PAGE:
However, this characterization is not just a product of the story arc, but also of the way Frank speaks and is spoken about. After his sexuality is discovered by Cathy, a drunk Frank teases Cathy in front of guests by saying that their life is nothing but ‘smoke and mirrors,’ telling the men that they should see Cathy before she ‘puts on her face.’ His body language when saying these lines is akin to that of the flamboyant yet technically closeted homosexual portrayed in the mass media (as one critic suggests, Paul Lynde).
Frank is earlier conflated with the typical effeminate homosexual when Cathy’s friend Eleanor describes an art dealer (responsible for the aforementioned art show) as a ‘bit flowery for my taste…a touch light on his feet?’ Eleanor, like most men and women of the era, prefer ‘all the men I’m around to be all men.’ Rather than depicting Frank as an individual who happens to be homosexual, he is conflated with the typical perceptions of homosexuality in the 1950s. And though Haynes is able to due this to an extent because modern views are a bit more progressive, for instance most people would admit that there are all sorts of personality types among homosexuals as there are among any sexual, racial, or ethnic group, there is still enough oppression and stereotyping today to render this approach insufficient.
What does the embrace of one stereotype coupled with the rejection of another say about Haynes’s movie? He shows that certain social groups are confined to one area of society, and some have no place whatsoever. Since he made the film in 2002, we must ask ourselves what message he is trying to impart to a contemporary audience. In my opinion, Haynes is attempting to show that both the homosexual community and the members of society that are a part of mixed race marriages are as excluded in our society now as they were forty-five years earlier. Yet since the gay rights movement has gained more traction and it is fairly common to see men and women who are openly homosexual, it may have been necessary to remain with the stereotypical depiction of Frank’s character to demonstrate how isolated the gay community was from mainstream society in the 1950s in order to achieve this distancing effect. While existing, it was more of a shadow society that existed hidden on the fringe of what was considered acceptable at the time.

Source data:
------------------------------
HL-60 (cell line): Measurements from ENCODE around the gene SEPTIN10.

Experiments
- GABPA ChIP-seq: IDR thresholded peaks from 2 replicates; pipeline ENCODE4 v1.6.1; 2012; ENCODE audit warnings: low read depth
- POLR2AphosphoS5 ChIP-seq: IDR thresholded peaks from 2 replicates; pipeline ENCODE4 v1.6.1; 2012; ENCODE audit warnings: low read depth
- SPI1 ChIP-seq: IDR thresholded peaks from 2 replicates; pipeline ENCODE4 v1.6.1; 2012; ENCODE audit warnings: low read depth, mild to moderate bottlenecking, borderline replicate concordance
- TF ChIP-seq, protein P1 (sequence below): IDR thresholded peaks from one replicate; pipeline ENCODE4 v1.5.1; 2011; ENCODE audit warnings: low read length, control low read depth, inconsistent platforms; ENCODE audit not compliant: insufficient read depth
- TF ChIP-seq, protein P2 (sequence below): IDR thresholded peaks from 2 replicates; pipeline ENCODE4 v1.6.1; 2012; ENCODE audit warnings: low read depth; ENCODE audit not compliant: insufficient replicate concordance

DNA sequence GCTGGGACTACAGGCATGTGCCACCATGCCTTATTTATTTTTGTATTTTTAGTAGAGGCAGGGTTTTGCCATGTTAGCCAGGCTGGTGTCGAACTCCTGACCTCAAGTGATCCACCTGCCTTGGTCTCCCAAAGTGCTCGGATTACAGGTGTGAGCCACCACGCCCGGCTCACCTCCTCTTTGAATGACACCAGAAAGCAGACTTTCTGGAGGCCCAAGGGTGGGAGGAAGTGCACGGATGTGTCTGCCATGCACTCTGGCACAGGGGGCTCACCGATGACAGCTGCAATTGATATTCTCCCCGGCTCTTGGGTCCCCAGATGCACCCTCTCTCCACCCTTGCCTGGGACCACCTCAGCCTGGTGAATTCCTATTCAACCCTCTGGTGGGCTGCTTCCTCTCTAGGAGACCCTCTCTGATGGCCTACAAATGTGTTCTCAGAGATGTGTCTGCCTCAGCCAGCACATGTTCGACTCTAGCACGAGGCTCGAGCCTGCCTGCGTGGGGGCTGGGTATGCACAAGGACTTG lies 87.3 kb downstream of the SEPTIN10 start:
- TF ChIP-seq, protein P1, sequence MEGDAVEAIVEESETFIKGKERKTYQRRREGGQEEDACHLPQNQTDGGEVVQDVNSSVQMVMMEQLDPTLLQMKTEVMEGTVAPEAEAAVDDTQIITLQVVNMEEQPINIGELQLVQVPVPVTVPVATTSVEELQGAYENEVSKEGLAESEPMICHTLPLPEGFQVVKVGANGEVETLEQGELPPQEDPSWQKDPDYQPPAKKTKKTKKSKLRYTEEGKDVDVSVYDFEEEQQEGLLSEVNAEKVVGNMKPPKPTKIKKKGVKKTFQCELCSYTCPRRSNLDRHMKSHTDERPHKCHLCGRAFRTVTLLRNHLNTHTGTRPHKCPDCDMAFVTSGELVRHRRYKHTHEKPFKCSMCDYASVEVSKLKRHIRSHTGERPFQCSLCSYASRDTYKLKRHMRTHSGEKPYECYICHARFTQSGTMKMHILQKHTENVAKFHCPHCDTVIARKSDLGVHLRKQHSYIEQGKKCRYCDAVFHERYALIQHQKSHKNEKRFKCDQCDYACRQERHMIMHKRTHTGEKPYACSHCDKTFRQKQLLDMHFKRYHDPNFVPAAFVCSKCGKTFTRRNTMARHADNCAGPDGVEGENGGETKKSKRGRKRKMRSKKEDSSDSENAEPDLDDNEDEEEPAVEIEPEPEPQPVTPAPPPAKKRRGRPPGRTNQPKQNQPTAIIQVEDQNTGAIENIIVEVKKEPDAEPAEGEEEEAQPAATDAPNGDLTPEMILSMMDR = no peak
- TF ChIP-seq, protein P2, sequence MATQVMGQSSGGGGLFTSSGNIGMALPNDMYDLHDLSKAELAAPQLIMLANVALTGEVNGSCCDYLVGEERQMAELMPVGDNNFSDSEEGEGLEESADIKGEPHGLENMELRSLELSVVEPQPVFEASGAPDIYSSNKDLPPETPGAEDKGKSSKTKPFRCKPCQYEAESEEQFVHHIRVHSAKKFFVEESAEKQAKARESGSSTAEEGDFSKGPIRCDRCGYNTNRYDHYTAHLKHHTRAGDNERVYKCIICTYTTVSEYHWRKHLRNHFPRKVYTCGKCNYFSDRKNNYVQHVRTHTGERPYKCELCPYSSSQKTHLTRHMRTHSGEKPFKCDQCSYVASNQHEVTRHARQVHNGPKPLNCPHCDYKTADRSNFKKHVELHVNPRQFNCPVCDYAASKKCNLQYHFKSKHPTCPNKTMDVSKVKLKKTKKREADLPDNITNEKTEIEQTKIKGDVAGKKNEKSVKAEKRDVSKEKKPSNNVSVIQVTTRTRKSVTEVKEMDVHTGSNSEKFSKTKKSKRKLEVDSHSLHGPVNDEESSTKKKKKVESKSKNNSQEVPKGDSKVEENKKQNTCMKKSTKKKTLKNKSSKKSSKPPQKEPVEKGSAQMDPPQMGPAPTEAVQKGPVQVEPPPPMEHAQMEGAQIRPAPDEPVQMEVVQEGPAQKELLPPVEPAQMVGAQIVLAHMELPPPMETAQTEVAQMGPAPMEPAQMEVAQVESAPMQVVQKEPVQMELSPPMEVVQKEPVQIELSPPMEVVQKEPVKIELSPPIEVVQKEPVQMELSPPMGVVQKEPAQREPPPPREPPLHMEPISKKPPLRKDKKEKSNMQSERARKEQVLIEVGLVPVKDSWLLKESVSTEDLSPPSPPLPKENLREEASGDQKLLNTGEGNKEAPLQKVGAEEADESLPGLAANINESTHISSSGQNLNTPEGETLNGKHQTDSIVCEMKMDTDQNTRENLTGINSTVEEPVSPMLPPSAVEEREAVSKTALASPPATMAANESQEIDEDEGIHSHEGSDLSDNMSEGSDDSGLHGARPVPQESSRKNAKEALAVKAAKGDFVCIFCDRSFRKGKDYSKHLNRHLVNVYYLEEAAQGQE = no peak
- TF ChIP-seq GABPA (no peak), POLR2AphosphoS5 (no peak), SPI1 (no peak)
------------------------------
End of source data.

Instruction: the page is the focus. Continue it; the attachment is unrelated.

Yet in contemporary times the Civil Rights movement has done much to change mainstream society, there still is friction between most of mainstream society and the relationship of a black man and white woman. This friction also usually isn’t between people and the interracial couples they know, but a response to strangers instead. Therefore, an audience might have been more receptive to Raymond’s relationship with Cathy since he is portrayed as the opposite of many black stereotypes. Not only does this add some verisimilitude to their relationship, for it seems unlikely that Cathy would have found a connection with the stereotype, but it also allows the audience to judge the relationship as being between individuals rather than as one being merely between a white woman and black man.
While this reading is fairly disheartening and bleak look at contemporary society, I believe it does address the issues of why one stereotype was used while another was turned on its head. That said, Far from Heaven is a complex film working on many different levels, and such a critique of society may not hold up among a broader examination of the film.